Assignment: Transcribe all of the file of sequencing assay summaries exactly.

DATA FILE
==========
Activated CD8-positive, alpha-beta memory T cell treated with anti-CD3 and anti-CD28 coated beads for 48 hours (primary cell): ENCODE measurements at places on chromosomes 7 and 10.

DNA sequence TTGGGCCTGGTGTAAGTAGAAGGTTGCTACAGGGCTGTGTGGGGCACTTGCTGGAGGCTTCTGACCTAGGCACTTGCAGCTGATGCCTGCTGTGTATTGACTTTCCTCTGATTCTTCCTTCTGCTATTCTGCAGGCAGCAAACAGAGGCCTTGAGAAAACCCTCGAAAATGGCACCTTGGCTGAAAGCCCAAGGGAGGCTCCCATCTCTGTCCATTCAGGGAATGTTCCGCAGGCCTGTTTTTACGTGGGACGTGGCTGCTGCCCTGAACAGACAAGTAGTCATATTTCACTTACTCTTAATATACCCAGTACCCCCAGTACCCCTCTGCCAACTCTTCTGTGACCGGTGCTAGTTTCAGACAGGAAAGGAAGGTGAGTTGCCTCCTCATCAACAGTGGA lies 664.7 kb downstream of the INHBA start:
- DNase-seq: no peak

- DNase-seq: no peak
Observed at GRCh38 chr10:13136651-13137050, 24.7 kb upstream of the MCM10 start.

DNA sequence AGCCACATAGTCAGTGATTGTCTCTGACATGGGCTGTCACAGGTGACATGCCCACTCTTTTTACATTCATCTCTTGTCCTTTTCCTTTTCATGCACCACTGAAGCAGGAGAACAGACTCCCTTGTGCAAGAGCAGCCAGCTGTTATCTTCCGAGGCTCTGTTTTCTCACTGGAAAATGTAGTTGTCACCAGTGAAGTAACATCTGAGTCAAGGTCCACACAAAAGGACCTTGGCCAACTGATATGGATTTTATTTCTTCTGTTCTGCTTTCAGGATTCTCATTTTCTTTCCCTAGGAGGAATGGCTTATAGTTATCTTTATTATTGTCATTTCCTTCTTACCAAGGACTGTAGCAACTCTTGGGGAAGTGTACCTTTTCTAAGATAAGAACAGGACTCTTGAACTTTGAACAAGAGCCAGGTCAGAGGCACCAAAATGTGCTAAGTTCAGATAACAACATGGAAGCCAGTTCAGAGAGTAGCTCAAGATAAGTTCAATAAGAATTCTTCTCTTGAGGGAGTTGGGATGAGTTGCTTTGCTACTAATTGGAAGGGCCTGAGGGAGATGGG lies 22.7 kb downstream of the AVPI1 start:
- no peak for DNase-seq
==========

Activated CD8-positive, alpha-beta memory T cell treated with anti-CD3 and anti-CD28 coated beads for 48 hours (primary cell): ENCODE measurements at places on chromosomes 7 and 10.

DNA sequence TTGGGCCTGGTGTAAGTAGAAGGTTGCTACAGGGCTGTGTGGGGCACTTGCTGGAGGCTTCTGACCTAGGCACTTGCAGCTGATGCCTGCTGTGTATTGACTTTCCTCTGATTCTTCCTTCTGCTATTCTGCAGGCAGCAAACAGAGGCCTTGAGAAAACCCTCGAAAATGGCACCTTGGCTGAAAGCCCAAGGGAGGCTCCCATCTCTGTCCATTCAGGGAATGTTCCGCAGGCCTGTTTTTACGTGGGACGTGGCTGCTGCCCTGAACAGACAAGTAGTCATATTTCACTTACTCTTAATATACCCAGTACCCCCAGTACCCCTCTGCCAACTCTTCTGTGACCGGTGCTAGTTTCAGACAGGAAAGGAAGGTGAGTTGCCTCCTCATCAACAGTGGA lies 664.7 kb downstream of the INHBA start:
- DNase-seq: no peak

- DNase-seq: no peak
Observed at GRCh38 chr10:13136651-13137050, 24.7 kb upstream of the MCM10 start.

DNA sequence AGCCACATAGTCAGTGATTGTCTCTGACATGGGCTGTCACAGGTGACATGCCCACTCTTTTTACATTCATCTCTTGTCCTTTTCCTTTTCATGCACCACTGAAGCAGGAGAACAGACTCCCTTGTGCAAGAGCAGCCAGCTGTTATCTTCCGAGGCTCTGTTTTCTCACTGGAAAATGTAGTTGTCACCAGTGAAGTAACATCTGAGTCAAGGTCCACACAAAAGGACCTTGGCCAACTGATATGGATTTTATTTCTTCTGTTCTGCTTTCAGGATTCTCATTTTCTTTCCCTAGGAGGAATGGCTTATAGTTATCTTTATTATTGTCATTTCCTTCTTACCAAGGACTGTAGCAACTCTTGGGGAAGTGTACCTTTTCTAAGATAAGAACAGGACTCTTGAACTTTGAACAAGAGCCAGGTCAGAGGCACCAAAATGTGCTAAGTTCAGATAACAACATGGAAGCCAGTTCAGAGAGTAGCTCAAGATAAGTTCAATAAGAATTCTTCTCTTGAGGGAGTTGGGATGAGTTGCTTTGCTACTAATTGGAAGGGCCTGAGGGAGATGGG lies 22.7 kb downstream of the AVPI1 start:
- no peak for DNase-seq